Reef line fishery management

The reef line fishery is a multi-species fishery; however, coral trout (Plectropomus spp.) is the main target species for commercial fishers, and is often caught without high harvest rates of other non-target species. Commercial fishers also harvest red throat emperor and a wide range of coral reef species.

Fishing presents a low risk to the sustainability of coral reef fin fish stocks, due to the existing management framework and Great Barrier Reef Marine Park zoning.

Commercial fishers in the reef line fishery operate predominantly within the Great Barrier Reef Marine Park, targeting high-value coral trout for live export.

Commercial operations range from large primary fishing vessels with a number of smaller tender boats (dories) fishing over a two-week period, to smaller operations undertaking single day trips.

The fishery also includes a large charter and recreational component, with significant interest in coral trout, emperor and tropical snapper species (among others). It’s estimated that harvest by traditional fishers aligns closely with the recreational fishing sector.

Commercial sector

The reef line fishery is considered to be sustainably managed and has a Wildlife Trade Operation approval from the Australian Government (under the Environment Protection and Biodiversity Conservation Act 1999).

The following fishery symbols define the areas of commercial operation:

  • L1 – line fishing south of 24°30´S
  • L2 and L3 – line fishing north of 24°30´S in the Great Barrier Reef Marine Park
  • L8 – multi-hook deep line fishing in waters greater than 200m.

To ensure the sustainability of coral reef fin fish, commercial fishers must comply with a range of rules, including:

  • licence requirements (limited entry fishery)
  • gear requirements
  • a closed season
  • no take of certain species
  • minimum legal size limits
  • tender number and size limits
  • vessel size limits
  • satellite vessel tracking on all boats.

There are restrictions on the amount that commercial fishers can harvest – each licensed commercial fisher is allocated a number of quota units (or shares), which is a percentage of the total allowable commercial catch for coral trout, red throat emperor and other species.

For information on commercial fishing rules, refer to the Fisheries (Commercial Fisheries) Regulation 2019.

Recreational and charter sectors

Recreational fishers access the fishery via private recreational vessels or as paying customers on offshore charter operations (both single and multi-day charters).

Recreational fishers and charter operators must comply with:

Traditional fishing sector

The traditional fishing rights of Aboriginal peoples and Torres Strait Islanders are protected under native title legislation and relate to harvest for domestic, communal and non-commercial purposes.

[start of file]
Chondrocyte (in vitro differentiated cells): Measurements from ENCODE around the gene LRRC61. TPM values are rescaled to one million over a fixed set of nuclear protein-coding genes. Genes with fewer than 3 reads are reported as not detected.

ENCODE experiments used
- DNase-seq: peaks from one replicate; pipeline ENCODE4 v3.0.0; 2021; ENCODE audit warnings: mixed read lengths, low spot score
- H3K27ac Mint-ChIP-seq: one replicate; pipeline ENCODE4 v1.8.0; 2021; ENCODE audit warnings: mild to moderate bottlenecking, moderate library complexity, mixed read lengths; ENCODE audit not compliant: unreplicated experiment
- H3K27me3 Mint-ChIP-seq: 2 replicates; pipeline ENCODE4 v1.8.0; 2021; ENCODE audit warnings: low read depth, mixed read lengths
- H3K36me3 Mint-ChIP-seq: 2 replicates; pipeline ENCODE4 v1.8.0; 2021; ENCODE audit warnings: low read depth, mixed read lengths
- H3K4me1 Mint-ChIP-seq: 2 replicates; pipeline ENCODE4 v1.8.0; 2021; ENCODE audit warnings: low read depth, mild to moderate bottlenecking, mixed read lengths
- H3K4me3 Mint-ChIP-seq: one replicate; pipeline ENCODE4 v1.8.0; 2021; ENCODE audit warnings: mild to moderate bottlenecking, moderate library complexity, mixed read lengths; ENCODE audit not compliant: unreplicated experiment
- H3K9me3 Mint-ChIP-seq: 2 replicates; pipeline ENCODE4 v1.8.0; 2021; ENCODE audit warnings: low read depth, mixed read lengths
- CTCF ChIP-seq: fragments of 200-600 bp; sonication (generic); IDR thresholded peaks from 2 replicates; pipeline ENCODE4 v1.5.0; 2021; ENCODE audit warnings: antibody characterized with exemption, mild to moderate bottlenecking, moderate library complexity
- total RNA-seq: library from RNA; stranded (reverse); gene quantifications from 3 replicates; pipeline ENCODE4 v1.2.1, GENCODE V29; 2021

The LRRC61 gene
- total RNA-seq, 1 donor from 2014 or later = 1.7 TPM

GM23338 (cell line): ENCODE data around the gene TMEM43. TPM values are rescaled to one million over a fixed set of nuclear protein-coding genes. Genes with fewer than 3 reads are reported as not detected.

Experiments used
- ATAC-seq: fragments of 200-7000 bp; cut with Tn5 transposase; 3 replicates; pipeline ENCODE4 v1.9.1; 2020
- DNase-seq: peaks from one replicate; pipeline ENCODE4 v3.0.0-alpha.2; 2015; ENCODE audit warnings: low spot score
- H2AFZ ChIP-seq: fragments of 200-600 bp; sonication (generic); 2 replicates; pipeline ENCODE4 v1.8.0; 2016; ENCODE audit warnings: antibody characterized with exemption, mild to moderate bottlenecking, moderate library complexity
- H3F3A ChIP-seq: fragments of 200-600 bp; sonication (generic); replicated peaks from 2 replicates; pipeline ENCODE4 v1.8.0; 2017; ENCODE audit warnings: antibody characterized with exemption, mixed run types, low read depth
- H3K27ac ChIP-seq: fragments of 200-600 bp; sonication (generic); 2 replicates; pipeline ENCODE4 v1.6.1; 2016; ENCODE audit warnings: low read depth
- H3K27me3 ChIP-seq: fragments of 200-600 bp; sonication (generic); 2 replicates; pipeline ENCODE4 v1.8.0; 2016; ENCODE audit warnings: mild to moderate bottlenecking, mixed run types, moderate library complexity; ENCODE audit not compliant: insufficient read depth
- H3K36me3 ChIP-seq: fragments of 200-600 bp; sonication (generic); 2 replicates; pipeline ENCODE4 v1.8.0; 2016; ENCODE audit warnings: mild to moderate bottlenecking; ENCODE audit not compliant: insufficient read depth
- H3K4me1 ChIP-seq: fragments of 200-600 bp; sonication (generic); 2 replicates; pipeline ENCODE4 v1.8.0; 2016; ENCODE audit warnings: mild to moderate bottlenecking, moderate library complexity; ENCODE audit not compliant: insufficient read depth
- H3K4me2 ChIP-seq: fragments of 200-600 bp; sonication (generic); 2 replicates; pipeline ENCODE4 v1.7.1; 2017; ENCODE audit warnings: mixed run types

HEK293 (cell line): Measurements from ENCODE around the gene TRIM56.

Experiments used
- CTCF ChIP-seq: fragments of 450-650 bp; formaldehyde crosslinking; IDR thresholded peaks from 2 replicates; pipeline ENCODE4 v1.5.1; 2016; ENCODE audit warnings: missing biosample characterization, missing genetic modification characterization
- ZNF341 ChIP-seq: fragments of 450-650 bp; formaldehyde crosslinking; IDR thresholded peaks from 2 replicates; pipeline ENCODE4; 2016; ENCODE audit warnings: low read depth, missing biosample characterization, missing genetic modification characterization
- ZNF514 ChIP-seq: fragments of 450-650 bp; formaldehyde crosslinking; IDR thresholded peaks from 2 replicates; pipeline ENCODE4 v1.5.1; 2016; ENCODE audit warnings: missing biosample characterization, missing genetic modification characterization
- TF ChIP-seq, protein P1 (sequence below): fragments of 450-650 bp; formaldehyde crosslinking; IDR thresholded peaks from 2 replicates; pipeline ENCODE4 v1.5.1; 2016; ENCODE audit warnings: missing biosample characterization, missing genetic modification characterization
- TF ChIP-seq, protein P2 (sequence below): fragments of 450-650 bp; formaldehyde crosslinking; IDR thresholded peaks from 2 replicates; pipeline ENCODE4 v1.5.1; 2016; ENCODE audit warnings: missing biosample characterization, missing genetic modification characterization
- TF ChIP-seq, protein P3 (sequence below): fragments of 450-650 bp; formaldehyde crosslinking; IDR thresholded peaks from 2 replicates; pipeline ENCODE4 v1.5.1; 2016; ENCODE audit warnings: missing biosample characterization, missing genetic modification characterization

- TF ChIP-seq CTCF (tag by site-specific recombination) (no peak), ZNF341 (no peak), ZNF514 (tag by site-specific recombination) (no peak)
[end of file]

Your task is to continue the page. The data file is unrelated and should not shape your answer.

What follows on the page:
Aboriginal peoples and Torres Strait Islanders desire more economic opportunities through fishing, particularly in their own sea country. Up to 5 tonnes will be set aside to provide access through an Indigenous fishing permit (see section 54 of the Fisheries (General) Regulation 2019) to provide opportunities for communities to take part in fishing-related business.

Harvest strategy

A harvest strategy specifies pre-determined management actions necessary to achieve the ecological, economic and social objectives of a fishery. It provides clarity about the overall fishery objectives, performance indicators, triggers for management actions, and appropriate management responses.

The Reef line fishery harvest strategy: 2020–2025 (PDF, 1.6MB) outlines how the total allowable commercial catch and recreational catch level will be adjusted to ensure the total harvest of key species maximises ecological, economic and social outcomes for the fishery.

Decision rules in the harvest strategy are used to work out the amount of harvest that the target species can sustain. Secondary and byproduct species are also monitored to ensure that harvest of these species does not increase to levels that might represent a risk to their stocks.

The stock levels of species in the fishery are estimated using:

  • commercial logbook data
  • age and length data
  • statewide recreational fishing surveys
  • boat ramp surveys
  • charter fishing logbook data
  • underwater visual survey data
  • stock assessments.

Latest management advice

The harvest strategy will be used to assess the reef line fishery and set the total coral trout allowable catch for the 2020–21 and 2021–22 seasons. Management advice (PDF, 1.2MB) for the fishery will be updated annually.

Stakeholder engagement

The reef line working group is made up of representatives from research, conservation and industry sectors, and provides operational advice on the management of the fishery – read the latest working group communique.

More information